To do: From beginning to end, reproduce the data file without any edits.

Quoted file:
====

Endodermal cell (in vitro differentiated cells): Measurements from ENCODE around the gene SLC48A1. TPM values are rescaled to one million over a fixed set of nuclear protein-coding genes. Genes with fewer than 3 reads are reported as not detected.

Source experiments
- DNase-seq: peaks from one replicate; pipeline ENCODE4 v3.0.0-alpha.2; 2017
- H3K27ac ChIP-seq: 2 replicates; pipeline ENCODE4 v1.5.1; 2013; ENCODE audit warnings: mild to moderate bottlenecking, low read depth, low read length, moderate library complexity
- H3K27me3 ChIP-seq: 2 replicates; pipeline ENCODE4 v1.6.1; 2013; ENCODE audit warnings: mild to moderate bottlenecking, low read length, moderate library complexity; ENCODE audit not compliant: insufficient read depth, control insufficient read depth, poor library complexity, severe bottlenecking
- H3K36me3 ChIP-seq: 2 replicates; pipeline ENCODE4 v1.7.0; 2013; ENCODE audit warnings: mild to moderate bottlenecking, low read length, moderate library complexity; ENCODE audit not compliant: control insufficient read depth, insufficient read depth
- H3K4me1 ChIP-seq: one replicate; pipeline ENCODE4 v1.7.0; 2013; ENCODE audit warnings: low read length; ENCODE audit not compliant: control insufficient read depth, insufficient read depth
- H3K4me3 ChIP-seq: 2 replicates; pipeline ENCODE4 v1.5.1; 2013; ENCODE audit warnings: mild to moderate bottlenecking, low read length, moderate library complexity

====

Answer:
Endodermal cell (in vitro differentiated cells): Measurements from ENCODE around the gene SLC48A1. TPM values are rescaled to one million over a fixed set of nuclear protein-coding genes. Genes with fewer than 3 reads are reported as not detected.

Source experiments
- DNase-seq: peaks from one replicate; pipeline ENCODE4 v3.0.0-alpha.2; 2017
- H3K27ac ChIP-seq: 2 replicates; pipeline ENCODE4 v1.5.1; 2013; ENCODE audit warnings: mild to moderate bottlenecking, low read depth, low read length, moderate library complexity
- H3K27me3 ChIP-seq: 2 replicates; pipeline ENCODE4 v1.6.1; 2013; ENCODE audit warnings: mild to moderate bottlenecking, low read length, moderate library complexity; ENCODE audit not compliant: insufficient read depth, control insufficient read depth, poor library complexity, severe bottlenecking
- H3K36me3 ChIP-seq: 2 replicates; pipeline ENCODE4 v1.7.0; 2013; ENCODE audit warnings: mild to moderate bottlenecking, low read length, moderate library complexity; ENCODE audit not compliant: control insufficient read depth, insufficient read depth
- H3K4me1 ChIP-seq: one replicate; pipeline ENCODE4 v1.7.0; 2013; ENCODE audit warnings: low read length; ENCODE audit not compliant: control insufficient read depth, insufficient read depth
- H3K4me3 ChIP-seq: 2 replicates; pipeline ENCODE4 v1.5.1; 2013; ENCODE audit warnings: mild to moderate bottlenecking, low read length, moderate library complexity